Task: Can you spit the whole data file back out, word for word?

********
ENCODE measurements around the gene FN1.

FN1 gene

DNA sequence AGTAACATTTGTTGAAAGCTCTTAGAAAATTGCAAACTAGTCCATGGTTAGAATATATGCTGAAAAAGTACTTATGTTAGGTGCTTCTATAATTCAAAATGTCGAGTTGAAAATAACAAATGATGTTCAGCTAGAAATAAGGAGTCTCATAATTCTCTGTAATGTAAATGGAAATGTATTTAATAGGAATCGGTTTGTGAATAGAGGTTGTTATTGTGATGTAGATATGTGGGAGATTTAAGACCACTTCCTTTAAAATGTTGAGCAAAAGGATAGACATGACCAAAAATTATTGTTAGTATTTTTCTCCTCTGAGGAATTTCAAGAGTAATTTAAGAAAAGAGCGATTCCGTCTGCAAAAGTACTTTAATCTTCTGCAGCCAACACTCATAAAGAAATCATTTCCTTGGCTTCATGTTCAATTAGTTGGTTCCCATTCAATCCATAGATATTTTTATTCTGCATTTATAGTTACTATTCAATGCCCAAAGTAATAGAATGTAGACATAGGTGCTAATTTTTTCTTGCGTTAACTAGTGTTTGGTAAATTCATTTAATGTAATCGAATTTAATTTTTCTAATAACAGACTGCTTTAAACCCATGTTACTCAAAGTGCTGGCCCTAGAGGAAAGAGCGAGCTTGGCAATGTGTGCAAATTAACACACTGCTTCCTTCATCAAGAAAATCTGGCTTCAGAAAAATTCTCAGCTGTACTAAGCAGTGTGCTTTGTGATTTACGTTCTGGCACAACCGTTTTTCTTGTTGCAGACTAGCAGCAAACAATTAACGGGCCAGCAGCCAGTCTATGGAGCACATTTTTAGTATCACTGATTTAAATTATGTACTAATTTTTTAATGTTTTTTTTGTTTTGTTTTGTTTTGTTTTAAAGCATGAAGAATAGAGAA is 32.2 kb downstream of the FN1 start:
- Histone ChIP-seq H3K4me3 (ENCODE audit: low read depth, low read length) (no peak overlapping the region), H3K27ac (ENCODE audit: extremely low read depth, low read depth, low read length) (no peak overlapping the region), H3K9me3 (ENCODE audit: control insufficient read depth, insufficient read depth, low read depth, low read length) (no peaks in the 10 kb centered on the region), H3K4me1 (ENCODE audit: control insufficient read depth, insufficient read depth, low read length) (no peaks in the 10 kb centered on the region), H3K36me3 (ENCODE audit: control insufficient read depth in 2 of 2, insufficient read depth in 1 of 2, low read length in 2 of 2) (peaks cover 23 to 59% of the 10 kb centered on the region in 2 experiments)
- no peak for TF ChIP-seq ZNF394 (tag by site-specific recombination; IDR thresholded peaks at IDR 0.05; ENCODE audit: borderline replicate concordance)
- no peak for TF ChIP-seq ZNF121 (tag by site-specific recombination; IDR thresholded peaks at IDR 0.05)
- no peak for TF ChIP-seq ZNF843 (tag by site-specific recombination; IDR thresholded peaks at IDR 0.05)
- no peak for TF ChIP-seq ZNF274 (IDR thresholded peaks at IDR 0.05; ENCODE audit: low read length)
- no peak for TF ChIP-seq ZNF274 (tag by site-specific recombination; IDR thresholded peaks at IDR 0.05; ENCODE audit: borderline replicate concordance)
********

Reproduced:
ENCODE measurements around the gene FN1.

FN1 gene

DNA sequence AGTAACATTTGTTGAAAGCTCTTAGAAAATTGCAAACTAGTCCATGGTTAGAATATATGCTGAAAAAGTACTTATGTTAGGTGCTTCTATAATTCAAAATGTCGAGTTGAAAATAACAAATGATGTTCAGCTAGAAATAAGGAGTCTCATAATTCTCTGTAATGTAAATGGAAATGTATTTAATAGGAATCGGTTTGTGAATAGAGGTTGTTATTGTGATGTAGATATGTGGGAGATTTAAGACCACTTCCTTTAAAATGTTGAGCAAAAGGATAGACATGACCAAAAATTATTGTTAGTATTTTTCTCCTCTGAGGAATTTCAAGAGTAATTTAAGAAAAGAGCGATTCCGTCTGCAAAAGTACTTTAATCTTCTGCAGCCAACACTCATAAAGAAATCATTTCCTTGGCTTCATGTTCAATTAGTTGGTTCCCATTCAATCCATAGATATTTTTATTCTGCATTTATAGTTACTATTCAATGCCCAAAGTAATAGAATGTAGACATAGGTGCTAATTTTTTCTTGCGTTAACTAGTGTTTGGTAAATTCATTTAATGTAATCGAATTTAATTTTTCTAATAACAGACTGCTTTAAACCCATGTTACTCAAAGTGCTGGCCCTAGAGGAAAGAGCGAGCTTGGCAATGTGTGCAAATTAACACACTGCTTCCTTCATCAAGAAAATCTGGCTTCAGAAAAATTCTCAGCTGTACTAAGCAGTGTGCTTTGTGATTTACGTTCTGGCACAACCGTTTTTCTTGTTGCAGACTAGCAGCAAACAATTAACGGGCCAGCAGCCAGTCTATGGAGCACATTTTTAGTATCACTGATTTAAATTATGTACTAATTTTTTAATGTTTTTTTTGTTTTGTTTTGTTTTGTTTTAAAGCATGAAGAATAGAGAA is 32.2 kb downstream of the FN1 start:
- Histone ChIP-seq H3K4me3 (ENCODE audit: low read depth, low read length) (no peak overlapping the region), H3K27ac (ENCODE audit: extremely low read depth, low read depth, low read length) (no peak overlapping the region), H3K9me3 (ENCODE audit: control insufficient read depth, insufficient read depth, low read depth, low read length) (no peaks in the 10 kb centered on the region), H3K4me1 (ENCODE audit: control insufficient read depth, insufficient read depth, low read length) (no peaks in the 10 kb centered on the region), H3K36me3 (ENCODE audit: control insufficient read depth in 2 of 2, insufficient read depth in 1 of 2, low read length in 2 of 2) (peaks cover 23 to 59% of the 10 kb centered on the region in 2 experiments)
- no peak for TF ChIP-seq ZNF394 (tag by site-specific recombination; IDR thresholded peaks at IDR 0.05; ENCODE audit: borderline replicate concordance)
- no peak for TF ChIP-seq ZNF121 (tag by site-specific recombination; IDR thresholded peaks at IDR 0.05)
- no peak for TF ChIP-seq ZNF843 (tag by site-specific recombination; IDR thresholded peaks at IDR 0.05)
- no peak for TF ChIP-seq ZNF274 (IDR thresholded peaks at IDR 0.05; ENCODE audit: low read length)
- no peak for TF ChIP-seq ZNF274 (tag by site-specific recombination; IDR thresholded peaks at IDR 0.05; ENCODE audit: borderline replicate concordance)